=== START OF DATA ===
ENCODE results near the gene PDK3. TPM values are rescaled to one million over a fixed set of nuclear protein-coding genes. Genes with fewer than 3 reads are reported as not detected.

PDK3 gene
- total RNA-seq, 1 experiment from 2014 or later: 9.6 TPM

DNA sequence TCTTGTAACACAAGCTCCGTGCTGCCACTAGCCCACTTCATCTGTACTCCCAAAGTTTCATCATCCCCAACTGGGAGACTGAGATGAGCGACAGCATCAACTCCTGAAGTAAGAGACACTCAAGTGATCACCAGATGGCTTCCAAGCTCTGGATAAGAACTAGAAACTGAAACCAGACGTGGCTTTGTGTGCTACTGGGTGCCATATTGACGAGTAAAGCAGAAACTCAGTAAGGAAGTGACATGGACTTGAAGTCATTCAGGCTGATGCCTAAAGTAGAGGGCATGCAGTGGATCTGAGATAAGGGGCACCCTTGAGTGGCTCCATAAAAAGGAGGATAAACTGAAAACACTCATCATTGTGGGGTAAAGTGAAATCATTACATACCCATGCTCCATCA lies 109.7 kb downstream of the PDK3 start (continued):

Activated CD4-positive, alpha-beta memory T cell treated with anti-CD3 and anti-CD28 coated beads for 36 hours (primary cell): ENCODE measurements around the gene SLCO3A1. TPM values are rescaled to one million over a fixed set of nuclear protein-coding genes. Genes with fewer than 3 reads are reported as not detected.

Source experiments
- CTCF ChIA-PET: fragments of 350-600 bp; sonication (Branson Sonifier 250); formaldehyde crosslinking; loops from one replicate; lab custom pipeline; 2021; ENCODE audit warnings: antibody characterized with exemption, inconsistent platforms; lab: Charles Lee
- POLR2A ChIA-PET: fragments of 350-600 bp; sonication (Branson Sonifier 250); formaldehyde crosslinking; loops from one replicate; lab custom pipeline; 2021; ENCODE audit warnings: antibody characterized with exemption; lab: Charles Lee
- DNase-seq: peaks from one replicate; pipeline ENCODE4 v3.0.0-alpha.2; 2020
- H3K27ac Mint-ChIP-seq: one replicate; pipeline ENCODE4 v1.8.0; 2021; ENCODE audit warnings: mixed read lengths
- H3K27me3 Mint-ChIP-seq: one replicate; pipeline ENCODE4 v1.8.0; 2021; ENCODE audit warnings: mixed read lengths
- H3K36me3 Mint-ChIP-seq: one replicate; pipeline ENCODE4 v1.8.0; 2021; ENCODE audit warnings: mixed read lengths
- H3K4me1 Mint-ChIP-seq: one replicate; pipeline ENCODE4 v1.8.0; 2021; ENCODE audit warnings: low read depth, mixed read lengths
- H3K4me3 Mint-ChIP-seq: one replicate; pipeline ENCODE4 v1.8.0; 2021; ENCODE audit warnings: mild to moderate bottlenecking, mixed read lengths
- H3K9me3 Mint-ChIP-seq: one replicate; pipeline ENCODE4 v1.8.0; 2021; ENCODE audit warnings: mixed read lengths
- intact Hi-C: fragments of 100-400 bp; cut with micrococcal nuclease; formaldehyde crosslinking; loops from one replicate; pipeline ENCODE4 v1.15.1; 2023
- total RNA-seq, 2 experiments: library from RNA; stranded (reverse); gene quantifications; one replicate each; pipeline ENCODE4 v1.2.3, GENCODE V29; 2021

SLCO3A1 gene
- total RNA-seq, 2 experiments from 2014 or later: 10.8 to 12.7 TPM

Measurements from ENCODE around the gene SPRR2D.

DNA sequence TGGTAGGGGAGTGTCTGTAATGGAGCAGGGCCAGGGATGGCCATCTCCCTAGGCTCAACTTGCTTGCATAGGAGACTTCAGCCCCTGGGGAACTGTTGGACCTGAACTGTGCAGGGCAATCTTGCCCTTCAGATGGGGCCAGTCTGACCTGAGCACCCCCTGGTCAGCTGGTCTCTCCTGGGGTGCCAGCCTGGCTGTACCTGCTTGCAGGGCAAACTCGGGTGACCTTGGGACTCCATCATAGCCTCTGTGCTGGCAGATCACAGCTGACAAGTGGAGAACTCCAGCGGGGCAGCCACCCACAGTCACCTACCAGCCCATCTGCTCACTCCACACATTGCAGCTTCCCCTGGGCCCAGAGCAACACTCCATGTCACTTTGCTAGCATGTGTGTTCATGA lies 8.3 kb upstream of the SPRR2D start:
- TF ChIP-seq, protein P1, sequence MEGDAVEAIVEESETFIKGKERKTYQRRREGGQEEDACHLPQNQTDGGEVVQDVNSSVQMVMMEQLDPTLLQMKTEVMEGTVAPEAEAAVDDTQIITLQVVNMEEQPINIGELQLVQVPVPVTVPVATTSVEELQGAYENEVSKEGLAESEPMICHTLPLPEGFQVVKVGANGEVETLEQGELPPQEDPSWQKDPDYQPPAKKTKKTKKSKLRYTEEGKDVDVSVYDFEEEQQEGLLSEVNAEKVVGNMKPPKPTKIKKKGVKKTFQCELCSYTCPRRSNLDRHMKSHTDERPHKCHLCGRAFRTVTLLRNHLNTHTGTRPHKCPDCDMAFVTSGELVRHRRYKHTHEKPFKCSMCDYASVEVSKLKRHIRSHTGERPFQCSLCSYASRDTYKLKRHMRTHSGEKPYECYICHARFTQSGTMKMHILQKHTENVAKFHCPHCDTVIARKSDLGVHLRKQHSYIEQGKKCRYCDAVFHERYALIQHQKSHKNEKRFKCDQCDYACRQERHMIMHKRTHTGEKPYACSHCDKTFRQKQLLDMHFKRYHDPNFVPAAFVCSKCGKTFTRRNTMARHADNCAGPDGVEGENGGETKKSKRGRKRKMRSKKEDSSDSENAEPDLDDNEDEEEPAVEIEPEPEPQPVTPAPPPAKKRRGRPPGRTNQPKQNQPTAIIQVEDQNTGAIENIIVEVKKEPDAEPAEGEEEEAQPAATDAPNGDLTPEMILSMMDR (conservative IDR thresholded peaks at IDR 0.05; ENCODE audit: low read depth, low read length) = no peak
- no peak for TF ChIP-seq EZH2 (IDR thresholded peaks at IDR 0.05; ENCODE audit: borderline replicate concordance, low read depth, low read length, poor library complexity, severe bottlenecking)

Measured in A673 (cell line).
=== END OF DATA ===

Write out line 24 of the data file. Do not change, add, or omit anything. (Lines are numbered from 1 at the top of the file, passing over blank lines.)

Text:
Measured in A673 (cell line).